A little over ten years ago, I conducted my first interview with Alan Moore. It was a particularly big deal for me, not only because he was – and remains – far and away my favourite Comics writer, but, back then, his granting of interviews was particularly rare, so I was exceedingly aware just how lucky I was.
Over the course of our two hour-plus phone conversation – that’s the great thing about interviews with The (very talkative) Great Mage of Northampton: he gives you loads of material, all of it fascinating, erudite, witty and insightful – the one particularly startling piece of commentary that came out of that first chat was Moore’s admission that he didn’t have much regard for The Killing Joke, his 1988 Batman tale which boasted ultra-meticulous art from fellow British creator Brian Bolland and is now routinely regarded by fans as one of the single best Batman stories ever produced.
Yes, really. “Too brutal” he said, adding that, with his story, he felt he attempted to heap too much psychological weight on characters who, in his opinion, were simply not capable of bearing it. He quickly added that he meant no disrespect to Bolland’s artwork, which was masterful and beautiful, but, ultimately, he felt he didn’t craft a story that matched it. As a Batman fan who absolutely adored The Killing Joke, I found this admission as surprising as it was highly intriguing.
In the years since, I’ve read other interviews with Moore where he has reiterated this view on his landmark Batman tale and, while far be it for me to disagree with an artist’s view on their own work, I do feel that his comparatively low opinion of The Killing Joke is perhaps a little unjust. Indeed, I’ve often thought that his opinion is partly informed by his retrospective discomfort at having co-initiated, with Frank Miller’s The Dark Knight Returns, the so-called “grim n’ gritty” era of superhero comics with Watchmen – of which The Killing Joke undoubtedly made a incredibly pointed contribution to – as well as his infamously rancorous relationship with DC Comics.
Granted, The Killing Joke does not possess any of the virtuoso, crystalline storytelling that informed the aforementioned Watchmen or his stunning metaphysical take on the Jack The Ripper myth, From Hell, but, as well as being an engaging tale, I firmly believe that The Killing Jokemade a exceedingly valuable contribution to the Batman mythos. Firstly, it firmly reiterated that “The Clown Prince of Crime” was a psychopath… and a terrifyingly brutal one at that. His abrupt shooting of Commissioner Gordon’s daughter Barbara, paralysing her permanently and therefore ending her secret career as Batgirl, remains one of the truly shocking moments in Batman comics. Later that year, The Joker would make a further devastating blow on Batman, killing the second Robin, Jason Todd, by beating him to death with a crowbar in the controversial A Death In The Family. Reading both these stories, aged 14, it perfectly underlined why The Joker really was the Batman’s worst enemy.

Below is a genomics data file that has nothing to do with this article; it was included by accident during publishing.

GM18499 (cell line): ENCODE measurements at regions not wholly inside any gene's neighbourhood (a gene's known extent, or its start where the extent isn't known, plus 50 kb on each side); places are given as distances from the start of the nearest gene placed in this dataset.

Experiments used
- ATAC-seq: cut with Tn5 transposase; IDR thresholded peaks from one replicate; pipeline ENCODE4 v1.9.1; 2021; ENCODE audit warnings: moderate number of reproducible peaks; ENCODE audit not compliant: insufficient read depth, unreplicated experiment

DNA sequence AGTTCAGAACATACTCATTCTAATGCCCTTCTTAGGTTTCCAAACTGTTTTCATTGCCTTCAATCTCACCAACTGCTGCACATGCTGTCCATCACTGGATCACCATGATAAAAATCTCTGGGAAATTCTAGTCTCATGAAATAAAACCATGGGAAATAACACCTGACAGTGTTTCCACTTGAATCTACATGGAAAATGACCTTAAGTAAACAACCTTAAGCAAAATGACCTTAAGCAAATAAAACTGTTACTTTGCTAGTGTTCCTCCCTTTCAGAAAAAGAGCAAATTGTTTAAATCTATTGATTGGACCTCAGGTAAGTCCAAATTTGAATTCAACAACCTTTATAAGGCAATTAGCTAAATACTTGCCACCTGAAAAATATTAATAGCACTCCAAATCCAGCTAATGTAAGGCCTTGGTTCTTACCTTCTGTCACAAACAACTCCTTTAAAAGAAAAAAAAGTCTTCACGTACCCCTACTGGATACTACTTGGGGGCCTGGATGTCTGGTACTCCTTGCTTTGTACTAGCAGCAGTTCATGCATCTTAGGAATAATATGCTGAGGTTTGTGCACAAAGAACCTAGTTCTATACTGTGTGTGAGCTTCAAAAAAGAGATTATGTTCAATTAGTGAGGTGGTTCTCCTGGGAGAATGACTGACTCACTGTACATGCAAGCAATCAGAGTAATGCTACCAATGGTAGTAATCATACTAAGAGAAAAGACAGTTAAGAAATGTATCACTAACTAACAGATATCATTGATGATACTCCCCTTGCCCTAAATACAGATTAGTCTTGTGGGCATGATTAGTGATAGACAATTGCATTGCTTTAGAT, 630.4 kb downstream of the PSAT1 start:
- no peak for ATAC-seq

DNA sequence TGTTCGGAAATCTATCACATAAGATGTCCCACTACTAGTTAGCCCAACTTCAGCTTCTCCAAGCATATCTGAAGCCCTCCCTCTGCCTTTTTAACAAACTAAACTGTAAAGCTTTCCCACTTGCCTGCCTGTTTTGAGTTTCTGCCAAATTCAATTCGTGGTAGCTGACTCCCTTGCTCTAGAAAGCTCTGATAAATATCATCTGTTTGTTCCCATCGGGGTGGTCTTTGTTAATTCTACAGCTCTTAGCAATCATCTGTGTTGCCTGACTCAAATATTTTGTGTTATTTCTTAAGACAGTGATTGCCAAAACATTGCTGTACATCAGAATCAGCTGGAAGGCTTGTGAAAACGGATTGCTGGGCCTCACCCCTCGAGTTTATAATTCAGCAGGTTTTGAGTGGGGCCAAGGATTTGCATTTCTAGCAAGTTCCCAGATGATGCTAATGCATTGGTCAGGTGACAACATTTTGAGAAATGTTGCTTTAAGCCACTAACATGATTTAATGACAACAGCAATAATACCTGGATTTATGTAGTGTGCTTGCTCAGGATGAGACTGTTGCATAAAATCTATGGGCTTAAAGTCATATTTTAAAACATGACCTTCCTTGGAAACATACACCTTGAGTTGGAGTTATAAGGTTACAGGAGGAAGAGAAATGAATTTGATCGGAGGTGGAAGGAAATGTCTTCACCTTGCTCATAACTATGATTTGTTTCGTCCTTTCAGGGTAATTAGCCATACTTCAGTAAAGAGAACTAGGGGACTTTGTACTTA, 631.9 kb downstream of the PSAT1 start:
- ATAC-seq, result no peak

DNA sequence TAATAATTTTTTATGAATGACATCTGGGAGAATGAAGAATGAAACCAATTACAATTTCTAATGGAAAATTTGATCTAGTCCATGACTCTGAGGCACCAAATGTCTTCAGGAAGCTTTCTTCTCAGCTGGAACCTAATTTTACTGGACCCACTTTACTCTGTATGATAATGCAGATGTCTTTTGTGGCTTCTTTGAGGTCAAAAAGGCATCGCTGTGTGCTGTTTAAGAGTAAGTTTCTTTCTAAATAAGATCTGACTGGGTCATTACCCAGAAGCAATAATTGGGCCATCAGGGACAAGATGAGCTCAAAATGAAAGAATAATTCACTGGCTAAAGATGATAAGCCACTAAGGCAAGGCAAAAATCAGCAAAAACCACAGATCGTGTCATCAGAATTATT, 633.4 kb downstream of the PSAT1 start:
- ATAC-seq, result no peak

Yet beyond underlining The Joker’s essential grimness, what I particularly liked about The Killing Joke is that we see The Batman, a ruthless and implacable persona that allows Bruce Wayne to simultaneously be more andless than human, ultimately defer to the innate humanity of the man beneath the cowl, as he strives to answer the confounding question at the core of his perverse relationship with his nemesis: “How can two people hate so much without even knowing each other?“
Hence the gripping subdued drama of the tale’s climax, where Batman, having beaten his quarry into submission, attempts to make some – any – kind of connection with his nemesis, in a last-ditch attempt to try and understand the nature of their twisted and dynamic and, perhaps, avert the seemingly grim inevitability of one killing the other. While Moore’s striking version of The Joker is just plain vicious and whose insanity is both declamatory and cold, there’s something truly unnerving about the moment immediately following Batman’s offer of help and rehabilitation: pausing in the rain and glancing at his arch-enemy, The Joker pinches the ridge of his nose and, in a normal voice, says: “No. I’m sorry, but… No. It’s too late for that. Far too late.”The monster shows a small shred of Humanity – and rejects it. Frighteningly, the failed, struggling comedian who was forever altered by One Bad Day realises that, whatever he became, it’s better than going back to that life. It’s a fantastic moment.
Consequently, there’s a cathartic nature to the almost-surreal ending, as the pair of mortal enemies giggle effusively over The Joker’s (not that funny) gag, their laughter ultimately drowned out by the wail of Police car sirens and, finally, the heavy patter of rainfall. Their curious dance to the death continues – but at least there was one brief moment of connection, failed though it was.
As enjoyable as I’ve always found them, the relationships between superheroes and their corresponding villains are inherently rote. Back in 1988, as I do now, I appreciated the fact that, with The Killing Joke, Moore anchored his story on the attempt to break a destructive cycle, which a coldly logical personality like The Batman would undoubtedly try to do – if for nothing else because it presents a constant danger. I agree with Moore’s assertion that superheroes are not really designed to take on weighty psychological themes, but Batman and The Joker are hardly crumbling under the weight Moore places on them here. Indeed, it accentuates them both vividly, bringing an engaging and highly dramatic humanisation of these larger-than-life characters. So, while The Killing Joke may not appear on Alan Moore’s list of favourite works, it still unquestionably deserves its vaunted reputation as a great Batman story which enriches the character.
Now, about Brian Bolland’s revised colouring job in The Deluxe Edition…